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Vehicle-related thefts increase by 10% during longer nights

Vehicle-related thefts increase by 10% during longer nights

Aviva is warning drivers to take extra care when leaving their vehicles during the darker winter months. Analysis(2) carried out by the insurer reveals four out of five vehicle-related thefts in England and Wales happen during the hours of darkness.

In tandem with these figures, Aviva data reveals motor theft claims in 2019 were higher during October to December when daylight hours were shorter. Compared to the monthly average for 2019, vehicle-related theft claims were 10% higher during these months, and 29% higher than in June 2019, when nights are shortest.

According to latest ONS data(2), in 47% of thefts from vehicles, doors were left unlocked, allowing easy access for thieves. This was by far the most common access route, followed by broken windows (19%) and forced doors (13%).

In cases where a vehicle was taken, 14% were left unlocked. The outlook is also bleak for stolen vehicles in England and Wales: The ONS data shows almost three quarters (72%) were not returned. Of those which were returned, almost half (48%) were damaged, 30% beyond repair.

Sarah Applegate, Risk and Governance Lead, Aviva UKGI says: “Criminals take advantage of the cover of darkness. Sadly this means there can be more opportunities for vehicle crime when nights are longer. We’ve seen this trend in our home insurance claims and the same appears to be the case for vehicle-related thefts.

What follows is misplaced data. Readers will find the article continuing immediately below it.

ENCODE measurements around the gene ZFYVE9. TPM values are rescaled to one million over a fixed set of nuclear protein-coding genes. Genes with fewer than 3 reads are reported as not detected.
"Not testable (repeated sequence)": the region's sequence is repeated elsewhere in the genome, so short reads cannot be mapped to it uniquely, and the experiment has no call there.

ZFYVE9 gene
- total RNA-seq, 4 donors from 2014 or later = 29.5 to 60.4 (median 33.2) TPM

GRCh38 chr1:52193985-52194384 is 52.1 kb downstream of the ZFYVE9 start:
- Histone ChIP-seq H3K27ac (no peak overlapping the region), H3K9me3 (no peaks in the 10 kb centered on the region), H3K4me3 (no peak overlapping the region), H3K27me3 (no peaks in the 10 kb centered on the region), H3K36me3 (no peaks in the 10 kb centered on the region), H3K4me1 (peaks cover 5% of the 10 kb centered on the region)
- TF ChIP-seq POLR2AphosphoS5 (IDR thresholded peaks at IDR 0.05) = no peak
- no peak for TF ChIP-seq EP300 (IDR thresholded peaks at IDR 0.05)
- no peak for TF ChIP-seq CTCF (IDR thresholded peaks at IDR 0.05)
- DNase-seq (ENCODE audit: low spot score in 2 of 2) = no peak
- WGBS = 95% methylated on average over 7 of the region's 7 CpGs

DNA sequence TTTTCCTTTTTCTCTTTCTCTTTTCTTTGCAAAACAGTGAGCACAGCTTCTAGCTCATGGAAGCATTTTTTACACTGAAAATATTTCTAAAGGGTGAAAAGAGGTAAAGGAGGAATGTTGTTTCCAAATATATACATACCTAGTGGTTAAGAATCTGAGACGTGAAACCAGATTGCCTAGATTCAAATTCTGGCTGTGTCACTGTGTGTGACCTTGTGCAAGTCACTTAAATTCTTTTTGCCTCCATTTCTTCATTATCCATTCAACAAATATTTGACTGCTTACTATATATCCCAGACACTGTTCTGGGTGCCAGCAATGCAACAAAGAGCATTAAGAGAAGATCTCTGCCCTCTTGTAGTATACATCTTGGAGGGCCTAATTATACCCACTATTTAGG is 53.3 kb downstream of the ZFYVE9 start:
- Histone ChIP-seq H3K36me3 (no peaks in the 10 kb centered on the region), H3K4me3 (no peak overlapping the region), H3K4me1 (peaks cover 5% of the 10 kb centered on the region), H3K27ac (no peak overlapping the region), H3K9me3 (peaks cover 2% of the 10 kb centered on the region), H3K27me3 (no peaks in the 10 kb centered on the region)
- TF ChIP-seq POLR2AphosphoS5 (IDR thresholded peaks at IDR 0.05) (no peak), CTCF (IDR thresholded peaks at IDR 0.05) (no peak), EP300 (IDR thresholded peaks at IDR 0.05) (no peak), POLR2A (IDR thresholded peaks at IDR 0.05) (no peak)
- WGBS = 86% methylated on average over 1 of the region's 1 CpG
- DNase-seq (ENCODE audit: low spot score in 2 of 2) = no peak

“But there are simple steps people can take to reduce their risk. Nearly half of vehicle-related thefts occur when people haven’t locked their vehicles, and an Aviva study(3) finds almost a quarter of motorists don’t always do so. The same research suggests even when people have items which could protect their vehicles, they don’t always use them. Only around a third (34%) of drivers with garages store their vehicles in them all the time – and almost the same (33%) never put their vehicles in their garage.

“Simply locking vehicles and not leaving items on show inside reduces the risk, while items like steering locks, parking posts and garages put physical barriers in the way of a possible theft. Taking a few extra minutes to lock up and secure a vehicle can make a big difference in the eyes of a thief.”

Aviva has the following advice to vehicle owners to reduce the risk of vehicle-related thefts:

Always lock the door. No matter where you park, even if you need to leave your vehicle unattended for just a minute. Make sure to close the windows and sunroof if you have one.

Keep your vehicle keys or fobs in a secure place and ensure they’re out of sight and away from external doors and windows where they’re more likely to get stolen by thieves. It’s also a good idea to keep digital key fobs inside a security pouch to prevent them being scanned, thus enabling thieves to open and steal your vehicle.

Don’t leave anything in your vehicle. Anything worth stealing makes your vehicle more attractive to thieves. Keep your car as ‘clean’ as possible and try not to leave anything inside, especially valuables. If you must store something in your vehicle for a short length of time, make sure it’s out of sight.

Consider additional security. Any extra security features will further reduce the risk of theft from the vehicle or/and of the vehicle itself. Consider installing steering wheel locks, a tracking system or a car alarm if your car doesn’t have a factory-fitted model, especially if you park on the street.

Park on a driveway or in a garage if possible. This will reduce the risk of both vehicle thefts and break-ins. You may also consider installing a retractable parking post on your driveway, to block a potential ‘escape route’. If you can’t park on a drive, try to park in a busy, well-lit area.

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